Turning Software Inside Out

By Tony D. Sampson, 17 February 2009

As our familiarity with software deepens, the question of its cultural understanding looms. Here Tony Sampson reviews FLOSS+Art and Software Studies: A Lexicon, two recent books which attempt to open up the black box to a wider audience


Having been asked to review these two books together forced the issue somewhat, but it would be difficult to review FLOSS+Art and Software Studies: A Lexicon in isolation. There are, as Ted Nelson put it, many ‘interwinglings'. Authors, academic institutions and shared lines of thought travel between both edited collections. Figuring out the significance of these manifold relations is perhaps as interesting a way as any other to tap into their joint subject matter: software. Indeed, both collections develop upon an important strand of the new media field with implications for understanding software as well as the working practices of authors, coders, designers, educators, artists, users, consumers, and activists. Above all, both books think through software not only in terms of what it does but what it is all about. To put it another way, FLOSS+Art and Software Studies aim to introduce software's inside to its outside.


Image: xxxxx, Temporary Structure, Club Transmediale, 2009

Aware of the risk of oversimplifying how each book approaches the outside of software, I nevertheless wish to discuss them both according to two rudimentary questions. The first question asks how the discussion on code can go beyond the rhetoric of freedom so often associated with the open source movement. As Galloway and Thacker argue, the distinction between ‘open' (public, freedom and political transparency) and ‘closed' (private, proprietary and state regulated) simply ignores the issue that openness has its own ‘controlling logic'.i Relatedly, the second question asks, how can the study of software connect to its outside without being overwhelmed by an inside largely determined by (a) engineers who think only in terms of how to code, and (b) the corporate arena of profit. Similarly, FLOSS+Art asks how (Free/Libre/Open Source) software producers (predominantly collectives of artists) can wriggle out from under the corporate hold on digital culture. I am interested in how this welcome breach of the ‘how to' mindset of software engineering can also tackle the looping arguments that seem to beset discussions on freedom and restriction in open and closed computer systems. For the most part, FLOSS+Art follows Software Studies by managing to elide both the rhetoric and circularity of the openness debate. Certainly, the initiative behind Software Studies affords the reader a more distant position by which s/he can look back critically at the alterity of code. This is a scholarly contortionism that wraps itself around the creative potentialities and tragedies of interactive software in novel ways.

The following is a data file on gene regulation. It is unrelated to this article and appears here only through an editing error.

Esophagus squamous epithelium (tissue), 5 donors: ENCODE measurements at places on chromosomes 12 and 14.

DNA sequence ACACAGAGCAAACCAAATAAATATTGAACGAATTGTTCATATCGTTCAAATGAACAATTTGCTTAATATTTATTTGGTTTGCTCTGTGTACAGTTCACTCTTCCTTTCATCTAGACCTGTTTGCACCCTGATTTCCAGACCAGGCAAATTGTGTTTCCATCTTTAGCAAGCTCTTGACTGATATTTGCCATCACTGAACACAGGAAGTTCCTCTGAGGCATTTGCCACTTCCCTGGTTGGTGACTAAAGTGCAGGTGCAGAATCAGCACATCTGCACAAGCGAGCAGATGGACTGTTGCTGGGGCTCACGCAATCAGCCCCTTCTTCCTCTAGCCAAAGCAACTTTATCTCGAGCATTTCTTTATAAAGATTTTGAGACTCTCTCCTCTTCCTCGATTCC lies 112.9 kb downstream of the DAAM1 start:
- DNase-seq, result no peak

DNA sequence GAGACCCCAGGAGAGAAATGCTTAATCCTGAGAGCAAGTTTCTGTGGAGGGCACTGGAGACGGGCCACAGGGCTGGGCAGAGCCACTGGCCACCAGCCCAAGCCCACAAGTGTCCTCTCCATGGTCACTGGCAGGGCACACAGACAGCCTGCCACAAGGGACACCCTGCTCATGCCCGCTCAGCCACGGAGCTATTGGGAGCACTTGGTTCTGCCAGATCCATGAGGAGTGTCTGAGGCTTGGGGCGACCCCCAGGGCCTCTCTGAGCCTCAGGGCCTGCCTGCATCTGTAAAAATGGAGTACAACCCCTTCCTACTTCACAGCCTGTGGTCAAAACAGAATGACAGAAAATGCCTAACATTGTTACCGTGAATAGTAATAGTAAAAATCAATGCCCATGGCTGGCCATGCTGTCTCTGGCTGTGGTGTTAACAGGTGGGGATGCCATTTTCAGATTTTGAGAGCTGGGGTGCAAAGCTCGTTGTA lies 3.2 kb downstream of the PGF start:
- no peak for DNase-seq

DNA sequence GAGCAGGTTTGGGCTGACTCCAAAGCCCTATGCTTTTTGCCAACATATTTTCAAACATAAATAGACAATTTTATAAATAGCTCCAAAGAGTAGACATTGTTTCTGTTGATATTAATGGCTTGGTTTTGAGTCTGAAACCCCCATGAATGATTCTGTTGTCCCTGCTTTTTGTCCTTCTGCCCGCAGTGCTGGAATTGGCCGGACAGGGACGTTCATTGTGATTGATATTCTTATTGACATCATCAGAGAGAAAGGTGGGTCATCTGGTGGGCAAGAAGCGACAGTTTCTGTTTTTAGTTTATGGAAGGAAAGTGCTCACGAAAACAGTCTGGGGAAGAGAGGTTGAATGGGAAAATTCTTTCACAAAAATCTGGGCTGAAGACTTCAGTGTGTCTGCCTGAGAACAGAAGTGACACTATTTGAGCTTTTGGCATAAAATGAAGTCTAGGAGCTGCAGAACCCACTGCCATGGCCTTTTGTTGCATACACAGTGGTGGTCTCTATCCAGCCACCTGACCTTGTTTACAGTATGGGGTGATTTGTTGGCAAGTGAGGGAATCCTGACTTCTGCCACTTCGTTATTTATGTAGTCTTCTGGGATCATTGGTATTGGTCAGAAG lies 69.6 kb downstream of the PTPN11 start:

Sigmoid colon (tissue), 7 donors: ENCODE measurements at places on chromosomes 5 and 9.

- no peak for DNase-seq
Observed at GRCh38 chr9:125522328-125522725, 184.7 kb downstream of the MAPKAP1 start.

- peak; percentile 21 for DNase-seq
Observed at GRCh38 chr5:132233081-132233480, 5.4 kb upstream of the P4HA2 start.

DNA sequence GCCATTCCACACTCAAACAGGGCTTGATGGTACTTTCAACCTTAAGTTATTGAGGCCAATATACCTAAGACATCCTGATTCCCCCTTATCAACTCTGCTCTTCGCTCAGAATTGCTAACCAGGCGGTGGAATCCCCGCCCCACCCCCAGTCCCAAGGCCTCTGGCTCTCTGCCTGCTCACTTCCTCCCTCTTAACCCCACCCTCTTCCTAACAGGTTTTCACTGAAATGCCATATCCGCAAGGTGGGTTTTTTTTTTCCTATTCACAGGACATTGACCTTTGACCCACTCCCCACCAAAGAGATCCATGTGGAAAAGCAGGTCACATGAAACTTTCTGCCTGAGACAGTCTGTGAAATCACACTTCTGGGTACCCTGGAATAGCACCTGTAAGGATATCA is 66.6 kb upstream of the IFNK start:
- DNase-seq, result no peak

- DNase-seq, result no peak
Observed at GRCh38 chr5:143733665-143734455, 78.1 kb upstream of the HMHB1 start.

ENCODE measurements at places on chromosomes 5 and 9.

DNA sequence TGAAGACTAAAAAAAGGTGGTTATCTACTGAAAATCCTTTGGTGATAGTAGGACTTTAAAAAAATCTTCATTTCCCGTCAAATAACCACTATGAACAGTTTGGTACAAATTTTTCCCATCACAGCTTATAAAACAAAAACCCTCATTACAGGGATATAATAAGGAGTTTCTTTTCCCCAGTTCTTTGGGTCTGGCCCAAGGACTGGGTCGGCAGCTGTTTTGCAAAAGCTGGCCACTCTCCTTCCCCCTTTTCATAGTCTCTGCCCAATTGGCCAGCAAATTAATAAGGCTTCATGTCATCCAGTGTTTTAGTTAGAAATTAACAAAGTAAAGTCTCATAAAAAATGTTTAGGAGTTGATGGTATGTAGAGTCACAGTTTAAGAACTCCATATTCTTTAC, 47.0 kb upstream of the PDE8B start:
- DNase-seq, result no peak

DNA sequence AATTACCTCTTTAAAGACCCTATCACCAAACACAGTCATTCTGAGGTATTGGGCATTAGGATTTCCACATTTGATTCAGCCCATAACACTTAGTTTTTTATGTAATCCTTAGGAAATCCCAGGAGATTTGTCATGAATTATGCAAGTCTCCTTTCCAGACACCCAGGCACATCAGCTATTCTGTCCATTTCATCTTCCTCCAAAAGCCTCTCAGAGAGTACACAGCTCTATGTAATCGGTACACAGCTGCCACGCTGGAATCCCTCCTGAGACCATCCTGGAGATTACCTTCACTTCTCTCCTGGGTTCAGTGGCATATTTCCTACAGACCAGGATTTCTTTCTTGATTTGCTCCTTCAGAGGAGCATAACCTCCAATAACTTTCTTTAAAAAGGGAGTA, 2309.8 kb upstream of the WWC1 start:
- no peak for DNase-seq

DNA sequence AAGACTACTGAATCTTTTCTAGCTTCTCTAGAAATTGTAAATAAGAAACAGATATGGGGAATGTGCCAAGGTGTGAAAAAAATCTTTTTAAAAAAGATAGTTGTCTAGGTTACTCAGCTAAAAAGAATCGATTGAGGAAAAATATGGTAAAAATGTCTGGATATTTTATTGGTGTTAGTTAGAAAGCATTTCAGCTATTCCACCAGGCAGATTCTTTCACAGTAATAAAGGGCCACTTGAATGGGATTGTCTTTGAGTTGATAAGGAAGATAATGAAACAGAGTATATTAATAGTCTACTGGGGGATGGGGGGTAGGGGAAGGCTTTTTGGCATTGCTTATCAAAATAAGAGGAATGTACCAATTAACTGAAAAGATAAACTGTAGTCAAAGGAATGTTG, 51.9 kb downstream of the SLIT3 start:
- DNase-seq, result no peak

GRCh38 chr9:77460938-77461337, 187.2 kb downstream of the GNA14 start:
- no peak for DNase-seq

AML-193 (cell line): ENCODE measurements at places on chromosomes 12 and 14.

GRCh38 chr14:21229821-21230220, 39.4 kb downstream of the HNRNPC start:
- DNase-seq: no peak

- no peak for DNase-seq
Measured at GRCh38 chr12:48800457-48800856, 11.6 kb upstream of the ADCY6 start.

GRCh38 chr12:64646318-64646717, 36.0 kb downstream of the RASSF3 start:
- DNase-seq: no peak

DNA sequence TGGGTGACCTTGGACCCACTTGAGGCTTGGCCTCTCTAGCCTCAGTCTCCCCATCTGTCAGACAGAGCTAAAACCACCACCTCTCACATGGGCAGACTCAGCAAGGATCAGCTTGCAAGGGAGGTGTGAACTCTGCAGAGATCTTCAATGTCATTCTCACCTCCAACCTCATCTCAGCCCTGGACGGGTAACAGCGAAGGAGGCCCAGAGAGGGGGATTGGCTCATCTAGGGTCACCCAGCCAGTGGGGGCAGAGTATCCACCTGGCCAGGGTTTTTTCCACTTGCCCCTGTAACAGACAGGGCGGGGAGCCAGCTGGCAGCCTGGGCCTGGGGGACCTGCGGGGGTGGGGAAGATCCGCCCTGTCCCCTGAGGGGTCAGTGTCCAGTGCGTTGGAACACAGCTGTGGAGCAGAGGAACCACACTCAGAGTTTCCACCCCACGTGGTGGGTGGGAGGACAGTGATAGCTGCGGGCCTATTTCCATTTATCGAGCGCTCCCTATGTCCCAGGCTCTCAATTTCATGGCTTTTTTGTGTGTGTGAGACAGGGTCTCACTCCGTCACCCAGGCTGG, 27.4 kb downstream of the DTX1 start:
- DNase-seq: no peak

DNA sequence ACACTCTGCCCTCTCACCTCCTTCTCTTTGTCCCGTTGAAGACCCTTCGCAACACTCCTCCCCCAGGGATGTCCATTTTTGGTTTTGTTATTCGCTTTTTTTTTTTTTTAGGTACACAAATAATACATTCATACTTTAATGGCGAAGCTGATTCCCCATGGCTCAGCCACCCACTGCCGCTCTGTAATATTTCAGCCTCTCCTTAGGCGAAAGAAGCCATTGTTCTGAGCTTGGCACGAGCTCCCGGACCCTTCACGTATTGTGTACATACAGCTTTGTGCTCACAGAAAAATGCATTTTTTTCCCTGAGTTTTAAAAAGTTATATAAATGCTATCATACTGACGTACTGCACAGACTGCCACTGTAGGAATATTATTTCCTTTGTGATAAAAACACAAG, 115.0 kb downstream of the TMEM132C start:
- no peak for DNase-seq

Opening Up Software

According to the blurb, FLOSS+Art aims to critically reflect on the growing relationship between free software ideology, open content and digital art. Its objective is to provide a view of the social, political and economic myths and realities linked to this phenomenon. Along these lines, editors Aymeric Mansoux and Marloes de Valk set out a familiar narrative in their preface in which the field of new media has come to understand the tragedy of interactive software. That is, where once most software was published online on an open and free to use basis, the corporate realisation that vast profits can be reaped from the seemingly boundless consumer passion for digital tools has functioned to close down the work (and play) environments of software creatives. Mansoux and de Valk remind us that the software industry no longer sells software: it sells licences. More than that, digital content consumption, once open to the free hack, is now increasingly limited to playback only mode. So, on the one hand, the new media producer is predetermined (from education to work) by the distribution and consumption of corporately defined creative tools. On the other hand, the user festers in the passivity of a range of ‘interactive' experiences evermore linked to indirect consumption opportunities. FLOSS+Art therefore sets out an alternative vision intended to return production and consumption of digital art back to the values of the free software and open source movements: the principles of free use, free access to source code, and freedom to share, customise and distribute software.

The editors of FLOSS+Art are fully aware of how the corporatisation of software has turned the digital creative into a consumer. Propriety operating systems (Mac and PC), alongside the nurturing of user passions for the latest Adobe version updates, ostensibly monopolise and organise education and workplace environments. As Michael van Schaik's contribution notes, most creatives seem not to care. Indeed, educators are often complicit in the production of obsessive Flash and Photoshop users. After the University, the Adobe tool-chain (as van Schaik calls it) stretches out to the ‘creative' job market where specific skill requirements in certain applications determine future careers. FLOSS+Art is, in this context, a valid attempt to think through an escape route out of the confines of the Adobe Creative Penal Suite.


Image: xxxxx, Temporary Structure, Club Transmediale, 2009